Improving safety is always a top priority for hospitals and their employees – especially in the era of the Affordable Care Act (ACA), and considerable federal reimbursement hanging in the balance. In 2002, The Joint Commission established its National Patient Safety Goals (NPSGs) program to recommend ways to improve patient safety. The NPSGs were established to help accredited organizations address specific areas of patient safety concern and focus on solutions to health care safety problems. The first set of NPSG guidelines were officially introduced January 1, 2003.
A panel of patient safety experts—composed of nurses, physicians, pharmacists, risk managers, clinical engineers, and other professionals who have hands-on experience with patient safety issues in a variety of health care settings—helped develop the NPSGs.
The Patient Safety Advisory Group panel worked with Joint Commission staff to identify emerging patient safety issues, and advise on how to address those issues in NPSGs, sentinel event alerts, standards and survey processes, performance measures, educational materials, and Center for Transforming Healthcare projects.
After getting input from additional practitioners, provider organizations, purchasers, consumer groups and other stakeholders, The Joint Commission determined the highest priority patient safety issues and how best to address them. Below are the seven key recommendations of the NPSG.
For 2016, no new National Patient Safety Goals have been added. However, elements of performance of NPSG.06.01.01, which deals with alarm safety, (3. establish policies and procedures for managing the alarms identified and 4. educate staff and licensed independent practitioners about alarm systems) were made effective as of January 1, 2016 for the hospital and critical access hospital accreditation programs.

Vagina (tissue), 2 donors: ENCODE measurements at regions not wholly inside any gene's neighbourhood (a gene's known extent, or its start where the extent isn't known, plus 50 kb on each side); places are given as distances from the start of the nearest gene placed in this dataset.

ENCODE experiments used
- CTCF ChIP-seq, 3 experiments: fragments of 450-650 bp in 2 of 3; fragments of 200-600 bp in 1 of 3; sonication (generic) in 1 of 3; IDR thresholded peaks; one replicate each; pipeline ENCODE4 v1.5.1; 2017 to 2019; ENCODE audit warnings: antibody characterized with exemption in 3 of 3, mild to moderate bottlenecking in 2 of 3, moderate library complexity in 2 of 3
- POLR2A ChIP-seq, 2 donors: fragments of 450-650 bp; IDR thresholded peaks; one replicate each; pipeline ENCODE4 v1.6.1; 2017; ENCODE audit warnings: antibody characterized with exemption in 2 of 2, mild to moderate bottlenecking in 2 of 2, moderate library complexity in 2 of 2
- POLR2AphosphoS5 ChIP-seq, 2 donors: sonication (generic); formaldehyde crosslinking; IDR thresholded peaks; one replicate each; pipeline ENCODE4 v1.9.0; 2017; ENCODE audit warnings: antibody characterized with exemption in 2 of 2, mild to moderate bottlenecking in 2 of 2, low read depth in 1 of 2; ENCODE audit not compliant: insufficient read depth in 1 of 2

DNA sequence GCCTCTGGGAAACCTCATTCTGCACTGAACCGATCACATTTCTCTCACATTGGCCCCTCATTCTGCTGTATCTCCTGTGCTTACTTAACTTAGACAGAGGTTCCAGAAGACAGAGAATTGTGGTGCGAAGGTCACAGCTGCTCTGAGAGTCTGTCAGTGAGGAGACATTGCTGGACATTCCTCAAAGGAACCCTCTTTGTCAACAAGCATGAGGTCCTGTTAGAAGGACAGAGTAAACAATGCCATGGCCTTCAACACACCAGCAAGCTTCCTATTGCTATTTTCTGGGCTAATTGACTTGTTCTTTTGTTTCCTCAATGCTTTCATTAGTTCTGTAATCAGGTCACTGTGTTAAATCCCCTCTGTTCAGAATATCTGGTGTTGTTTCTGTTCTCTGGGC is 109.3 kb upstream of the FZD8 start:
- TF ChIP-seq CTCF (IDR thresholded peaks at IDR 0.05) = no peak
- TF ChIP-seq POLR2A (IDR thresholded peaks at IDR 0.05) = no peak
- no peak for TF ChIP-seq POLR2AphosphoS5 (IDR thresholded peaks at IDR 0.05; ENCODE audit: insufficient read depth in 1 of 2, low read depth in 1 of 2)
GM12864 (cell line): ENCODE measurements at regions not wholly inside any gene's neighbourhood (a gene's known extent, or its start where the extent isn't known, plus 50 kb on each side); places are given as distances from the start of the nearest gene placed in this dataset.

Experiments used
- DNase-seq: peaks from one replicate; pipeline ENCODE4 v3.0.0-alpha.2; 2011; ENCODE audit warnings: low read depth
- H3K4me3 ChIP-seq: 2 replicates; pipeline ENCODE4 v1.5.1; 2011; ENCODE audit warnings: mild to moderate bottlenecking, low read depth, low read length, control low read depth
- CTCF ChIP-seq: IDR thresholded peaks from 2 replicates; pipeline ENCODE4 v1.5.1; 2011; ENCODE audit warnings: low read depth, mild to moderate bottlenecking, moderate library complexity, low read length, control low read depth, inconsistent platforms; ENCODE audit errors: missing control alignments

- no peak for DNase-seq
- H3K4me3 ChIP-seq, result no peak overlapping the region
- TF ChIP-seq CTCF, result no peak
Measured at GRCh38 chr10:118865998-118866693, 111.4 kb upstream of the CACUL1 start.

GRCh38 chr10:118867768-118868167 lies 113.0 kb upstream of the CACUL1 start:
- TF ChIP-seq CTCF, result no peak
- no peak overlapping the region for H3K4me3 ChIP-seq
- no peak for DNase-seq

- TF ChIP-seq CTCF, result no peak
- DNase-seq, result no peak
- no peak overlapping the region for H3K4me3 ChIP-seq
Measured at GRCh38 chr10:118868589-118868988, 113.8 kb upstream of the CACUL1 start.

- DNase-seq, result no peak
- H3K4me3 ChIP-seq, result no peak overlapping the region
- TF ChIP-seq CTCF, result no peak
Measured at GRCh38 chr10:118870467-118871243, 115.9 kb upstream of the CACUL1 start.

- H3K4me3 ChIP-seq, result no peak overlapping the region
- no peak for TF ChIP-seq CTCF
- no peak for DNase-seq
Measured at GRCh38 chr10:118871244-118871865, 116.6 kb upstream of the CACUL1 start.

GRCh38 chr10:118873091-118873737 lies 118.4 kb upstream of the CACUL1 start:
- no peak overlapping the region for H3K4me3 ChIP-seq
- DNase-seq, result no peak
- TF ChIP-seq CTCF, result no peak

According to an article in the May 2016 issue of Nursing 2016, research has shown that from 72% to 99% of clinical alarms are false, which can contribute to alarm fatigue. Alarm fatigue, sensory overload caused by exposure to an excessive number of alarms, can result in desensitization or missed alarms.
The 2016 NPSG requirements aim to mitigate risks and focus on proper alarm management and staff education on the appropriate use and purpose of the alarms. Click here to read the entire outline of the Joint Commission's NPSG.
Is your facility concerned with maintaining compliance with federal regulations and guidelines? Click HERE to learn more about the online e-courses in Lippincott Professional Development Collection that we developed in partnership with Joint Commission Resources (JCR) that will help promote Patient Safety and Compliance and support Disease-Specific Care Certification in Heart Failure and Stroke.